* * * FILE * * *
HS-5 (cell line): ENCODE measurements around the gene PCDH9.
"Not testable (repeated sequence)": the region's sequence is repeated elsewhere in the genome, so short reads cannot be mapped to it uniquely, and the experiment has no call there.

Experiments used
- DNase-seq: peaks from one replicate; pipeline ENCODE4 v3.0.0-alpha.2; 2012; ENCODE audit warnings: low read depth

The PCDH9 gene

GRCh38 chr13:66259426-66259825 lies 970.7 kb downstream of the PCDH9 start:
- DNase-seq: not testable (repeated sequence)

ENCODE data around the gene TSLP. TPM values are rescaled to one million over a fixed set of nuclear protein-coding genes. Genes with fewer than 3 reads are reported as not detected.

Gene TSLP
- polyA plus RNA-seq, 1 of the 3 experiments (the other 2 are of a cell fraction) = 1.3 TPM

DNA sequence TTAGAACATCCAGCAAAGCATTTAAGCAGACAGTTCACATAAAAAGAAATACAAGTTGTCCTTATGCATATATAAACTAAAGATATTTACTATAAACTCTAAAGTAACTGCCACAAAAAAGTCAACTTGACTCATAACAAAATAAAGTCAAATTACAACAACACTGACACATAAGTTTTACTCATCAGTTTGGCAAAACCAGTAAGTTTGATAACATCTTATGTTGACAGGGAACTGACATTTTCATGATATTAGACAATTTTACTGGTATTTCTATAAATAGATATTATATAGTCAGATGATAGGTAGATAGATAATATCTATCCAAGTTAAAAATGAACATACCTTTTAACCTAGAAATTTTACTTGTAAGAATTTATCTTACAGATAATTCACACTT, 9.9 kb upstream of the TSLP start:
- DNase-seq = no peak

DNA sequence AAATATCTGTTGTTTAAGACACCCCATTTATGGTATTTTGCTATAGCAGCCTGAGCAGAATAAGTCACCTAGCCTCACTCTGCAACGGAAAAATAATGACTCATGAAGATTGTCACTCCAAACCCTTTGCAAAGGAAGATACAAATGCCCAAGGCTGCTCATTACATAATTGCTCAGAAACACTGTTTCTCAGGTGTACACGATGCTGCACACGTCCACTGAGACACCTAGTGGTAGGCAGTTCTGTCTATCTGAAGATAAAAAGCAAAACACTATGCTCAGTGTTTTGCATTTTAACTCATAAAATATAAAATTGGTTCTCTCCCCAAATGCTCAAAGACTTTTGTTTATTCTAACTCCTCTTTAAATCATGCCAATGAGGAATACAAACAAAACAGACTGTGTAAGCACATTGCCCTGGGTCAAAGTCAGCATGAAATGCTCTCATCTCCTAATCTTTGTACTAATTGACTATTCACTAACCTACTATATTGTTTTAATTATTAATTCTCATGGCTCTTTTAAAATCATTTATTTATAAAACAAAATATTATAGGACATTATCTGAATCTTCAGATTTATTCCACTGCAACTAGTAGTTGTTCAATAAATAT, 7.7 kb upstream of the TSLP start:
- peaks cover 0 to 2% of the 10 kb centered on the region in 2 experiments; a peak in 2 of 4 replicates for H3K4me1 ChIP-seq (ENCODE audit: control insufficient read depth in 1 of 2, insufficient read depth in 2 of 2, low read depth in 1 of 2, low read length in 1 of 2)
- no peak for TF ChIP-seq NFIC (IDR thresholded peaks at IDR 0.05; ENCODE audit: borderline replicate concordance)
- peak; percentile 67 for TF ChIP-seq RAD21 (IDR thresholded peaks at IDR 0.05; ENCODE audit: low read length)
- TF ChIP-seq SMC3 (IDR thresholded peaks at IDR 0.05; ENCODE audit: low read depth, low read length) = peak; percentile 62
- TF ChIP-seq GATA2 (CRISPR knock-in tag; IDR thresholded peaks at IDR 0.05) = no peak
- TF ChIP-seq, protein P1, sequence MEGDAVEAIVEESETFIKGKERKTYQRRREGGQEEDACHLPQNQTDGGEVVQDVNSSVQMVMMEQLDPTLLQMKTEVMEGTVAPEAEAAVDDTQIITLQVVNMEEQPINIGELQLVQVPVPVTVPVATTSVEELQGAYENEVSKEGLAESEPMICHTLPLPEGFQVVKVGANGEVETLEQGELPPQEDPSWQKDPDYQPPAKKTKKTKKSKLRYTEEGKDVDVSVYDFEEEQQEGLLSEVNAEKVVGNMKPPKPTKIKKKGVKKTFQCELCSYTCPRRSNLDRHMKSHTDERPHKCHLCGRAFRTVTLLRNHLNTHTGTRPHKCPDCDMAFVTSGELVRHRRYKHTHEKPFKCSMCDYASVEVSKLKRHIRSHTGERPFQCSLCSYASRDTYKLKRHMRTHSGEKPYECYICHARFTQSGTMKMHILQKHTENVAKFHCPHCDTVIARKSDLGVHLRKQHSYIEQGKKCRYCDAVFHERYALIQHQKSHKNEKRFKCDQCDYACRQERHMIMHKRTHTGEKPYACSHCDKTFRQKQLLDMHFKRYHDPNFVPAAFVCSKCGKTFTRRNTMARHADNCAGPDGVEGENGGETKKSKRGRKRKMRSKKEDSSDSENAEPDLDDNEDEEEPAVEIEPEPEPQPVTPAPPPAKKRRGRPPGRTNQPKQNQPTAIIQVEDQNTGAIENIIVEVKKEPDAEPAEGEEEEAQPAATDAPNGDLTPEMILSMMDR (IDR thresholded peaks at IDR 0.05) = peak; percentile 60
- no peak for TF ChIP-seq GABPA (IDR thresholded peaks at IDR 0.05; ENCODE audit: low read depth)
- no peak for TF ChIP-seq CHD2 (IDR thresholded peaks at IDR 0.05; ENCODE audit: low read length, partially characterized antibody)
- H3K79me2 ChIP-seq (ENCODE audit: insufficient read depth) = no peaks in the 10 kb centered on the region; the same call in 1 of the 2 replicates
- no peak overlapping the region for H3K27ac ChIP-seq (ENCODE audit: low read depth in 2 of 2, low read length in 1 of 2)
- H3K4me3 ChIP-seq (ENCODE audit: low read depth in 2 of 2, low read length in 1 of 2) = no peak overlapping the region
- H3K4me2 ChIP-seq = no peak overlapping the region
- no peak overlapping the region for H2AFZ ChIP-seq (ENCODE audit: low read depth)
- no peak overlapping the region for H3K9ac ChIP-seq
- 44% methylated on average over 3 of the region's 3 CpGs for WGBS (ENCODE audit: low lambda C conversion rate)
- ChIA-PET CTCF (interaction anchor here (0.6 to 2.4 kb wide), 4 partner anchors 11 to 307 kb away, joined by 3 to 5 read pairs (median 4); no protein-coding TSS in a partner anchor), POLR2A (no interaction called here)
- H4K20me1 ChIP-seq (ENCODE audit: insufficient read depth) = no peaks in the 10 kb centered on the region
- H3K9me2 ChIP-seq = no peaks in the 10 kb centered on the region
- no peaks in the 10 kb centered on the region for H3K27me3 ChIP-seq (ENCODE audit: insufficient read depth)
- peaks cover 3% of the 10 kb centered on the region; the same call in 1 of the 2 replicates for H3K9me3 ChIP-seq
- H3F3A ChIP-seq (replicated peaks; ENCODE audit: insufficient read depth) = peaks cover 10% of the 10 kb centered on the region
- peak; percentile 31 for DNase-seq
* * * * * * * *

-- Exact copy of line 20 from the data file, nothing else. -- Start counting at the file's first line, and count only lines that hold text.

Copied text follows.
- no peak for TF ChIP-seq GABPA (IDR thresholded peaks at IDR 0.05; ENCODE audit: low read depth)